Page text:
Facebook & Helping A Customer to Broadcast His/Her Identity

Bowerbirds, one of the amazing creatures on our planet, could be found across the forests and shrublands of Australia and New Guinea. They are famous for their unique courtship behavior, where males build an elaborate nest and decorate it with sticks and visually fascinating, brightly colored objects(rare to find things). The nests vary in different shapes and sizes. Some of the structures rise to nine feet off the ground.

The Bowerbird works hard in differentiating the nest from other nests by decorating it through painting and arranging the objects. These nests serve only one purpose — to attract females. They will not be used by females to lay eggs or raise young ones.

The nest is a way of showing the male’s uniqueness among its peers to the potential female bird.

The bird is in a rat race to build an identity and show it off.

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Image Source:: Dreamstime.com

THE SELF AND SOCIAL IDENTITY

We, humans, are also in a rat race to build a nest of social status, a unique identity, & show it off to others to attract power, favor, or mate(s) and all our public purchases/consumption/behavior is a way of achieving those goals. We use some brands and products to construct, maintain, and express part of our identities.

A person may say that he or she buys things for personal enjoyment or personal needs and not for showing off, but research shows the opposite.

Take the case of purchasing a car. We need a vehicle to take us from place A to place B. Almost all the automobiles have the same working mechanisms and would satisfy the need. Yet we all prefer different brands for various reasons. The car is not just a means of transport but a coveted status symbol for us whether we like to admit it or not.

In one of the focus group tests, a group of people was asked: “What would your friends think of you if they saw you driving this new car?”. They responded with an air of subtle arrogance, “I don’t care what others think of me, I just want to get from point A to Point B”.

Shortly later, the same group members were shown several car concepts and asked them about their preferred choices and the reasons behind those choices. Almost everyone chose a car that they strongly felt had the ‘head-turning’ looks. Deep down, everyone desires recognition and attention from others. They want to communicate their identity.

To summarise, brands that help people to broadcast part of their identity could quickly build a sustainable business.

Example — Apple’s iPod was a revolutionary product, but the white earphones were a game-changing innovation. Before Apple came along, every other earphone’s cables were black.

Apple knew that iPods would be staying in pockets when in use, and there won’t be any way to help people to grab the attention of other users. So, it was a stroke of market brilliance introducing white cables.

Once you were used to seeing black cordages, a white cord grabbed attention. It broke the familiar pattern. After this, every time you saw a white cable, you unconsciously think about the Apple Brand.

It is not about how a customer feels about our product but about how others would see, think, and feel about the customer while he or she is using our product.

FACEBOOK and SOCIAL/SELF IDENTITY

Facebook successfully leveraged the above evolutionary behavior of humans.

While other brands helped a customer to show only a part of his/her identity, Facebook enabled a customer to relay his/her whole identity — both social and self.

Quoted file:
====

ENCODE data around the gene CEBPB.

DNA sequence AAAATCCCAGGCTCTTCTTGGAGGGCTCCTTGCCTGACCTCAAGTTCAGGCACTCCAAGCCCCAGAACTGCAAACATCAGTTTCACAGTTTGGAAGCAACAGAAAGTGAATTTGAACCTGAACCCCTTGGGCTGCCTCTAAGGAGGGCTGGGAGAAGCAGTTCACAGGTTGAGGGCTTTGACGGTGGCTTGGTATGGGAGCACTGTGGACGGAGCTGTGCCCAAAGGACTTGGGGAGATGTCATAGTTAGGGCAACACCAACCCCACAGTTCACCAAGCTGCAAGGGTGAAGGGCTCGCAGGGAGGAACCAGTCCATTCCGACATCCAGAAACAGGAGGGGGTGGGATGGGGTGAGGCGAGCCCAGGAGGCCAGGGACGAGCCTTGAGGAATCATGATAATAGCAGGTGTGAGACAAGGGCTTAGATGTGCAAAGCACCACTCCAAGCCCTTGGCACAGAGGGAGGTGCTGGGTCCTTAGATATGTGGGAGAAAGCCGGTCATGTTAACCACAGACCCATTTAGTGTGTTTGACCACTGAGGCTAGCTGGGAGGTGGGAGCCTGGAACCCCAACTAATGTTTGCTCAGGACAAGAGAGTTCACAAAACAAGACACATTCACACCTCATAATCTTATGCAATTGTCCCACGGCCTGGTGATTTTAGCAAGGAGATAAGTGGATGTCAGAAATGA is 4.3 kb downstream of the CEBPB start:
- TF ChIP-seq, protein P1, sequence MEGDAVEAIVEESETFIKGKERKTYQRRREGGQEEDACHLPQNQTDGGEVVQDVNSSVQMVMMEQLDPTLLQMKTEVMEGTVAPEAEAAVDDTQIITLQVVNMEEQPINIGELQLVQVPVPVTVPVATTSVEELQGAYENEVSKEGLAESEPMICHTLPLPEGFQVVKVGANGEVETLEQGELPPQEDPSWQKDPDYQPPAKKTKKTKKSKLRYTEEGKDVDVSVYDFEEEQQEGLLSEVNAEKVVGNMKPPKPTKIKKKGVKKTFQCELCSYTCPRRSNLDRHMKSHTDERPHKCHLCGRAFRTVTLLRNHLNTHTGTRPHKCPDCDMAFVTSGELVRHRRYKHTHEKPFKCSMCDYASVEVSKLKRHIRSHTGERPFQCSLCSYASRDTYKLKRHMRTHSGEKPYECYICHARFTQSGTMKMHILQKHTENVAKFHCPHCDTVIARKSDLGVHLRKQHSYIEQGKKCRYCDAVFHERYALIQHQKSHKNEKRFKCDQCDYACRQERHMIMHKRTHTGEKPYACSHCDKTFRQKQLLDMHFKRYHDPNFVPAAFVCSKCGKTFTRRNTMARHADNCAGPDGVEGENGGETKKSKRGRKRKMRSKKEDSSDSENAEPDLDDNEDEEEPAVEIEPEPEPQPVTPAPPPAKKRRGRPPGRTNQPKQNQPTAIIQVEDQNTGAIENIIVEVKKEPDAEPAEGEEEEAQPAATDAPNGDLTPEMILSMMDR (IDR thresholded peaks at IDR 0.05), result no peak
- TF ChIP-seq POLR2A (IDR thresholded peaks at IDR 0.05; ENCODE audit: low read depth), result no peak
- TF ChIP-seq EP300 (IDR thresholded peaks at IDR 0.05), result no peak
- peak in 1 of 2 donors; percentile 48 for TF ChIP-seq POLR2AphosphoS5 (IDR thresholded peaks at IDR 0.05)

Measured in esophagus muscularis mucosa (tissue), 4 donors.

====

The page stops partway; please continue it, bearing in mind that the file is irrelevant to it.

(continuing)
It’s not about what a product can do for the customer, but what customers can do with the product.

Initially, Zuckerberg started the Facebook project only as a communication tool, mainly, to help students at University, share more information with each other. However, over a period, users began to employ it as a means for Self Expression — They recognized that they could project multiple aspects of their self, hitherto unknown to other people.

How did Facebook help a user to build and broadcast an identity? — Even though the earlier website didn’t have enough tools or features, people found creative ways to project a better version of themselves.

  • Photos — Photos played a critical role in constructing identity. Students hated their photos in the institute directory that was taken by college photographers. It had below-par light and was unattractive. On Facebook, they had the freedom to decide what kind of image they wanted to share. The students began uploading and changing their photos frequently. Most of them chose images in a way to reinforce their identity.
  • Profile — Profile information was another element that helped in constructing an identity. It allowed students to broadcast information about their work, political thoughts, hobbies, favorite books/shows/movies, relationships, nicknames, and other details. It was a tool that projected one’s likes, dislikes, needs, interests, and desires.
  • Status Message — Another feature that students used extensively to steer and strengthen the identity was Facebook’s status message. Most of the students creatively used it to relay a political opinion or humor or practical information or life experiences or something else about self. More than any other feature, the status message became an essential ingredient in building the identity.
  • Comments — Users also made conscious choices about what to comment on friends’ profiles and status messages as it had to be consistent with the identity they were trying to build.
  • Competing For Friends — Initially, when a student joined, he/she found that the visible extension of his/her social network conferred a higher status to his/her identity. So, students competed for friending as many as people. He/She also realized that tweaking the profile would help in attracting more friends. Let others be proud to become friends with you. So, students spent considerable time in building/updating the profile.
  • Groups — A person’s social identity is also defined based on his/her group membership(s). Tajfel (1979) wrote that the groups (e.g. social class, family, football team, etc.), which people belonged to, were a source of pride and self-esteem. Being part of Facebook groups gave users a sense of social identity and a sense of belonging to a bigger world.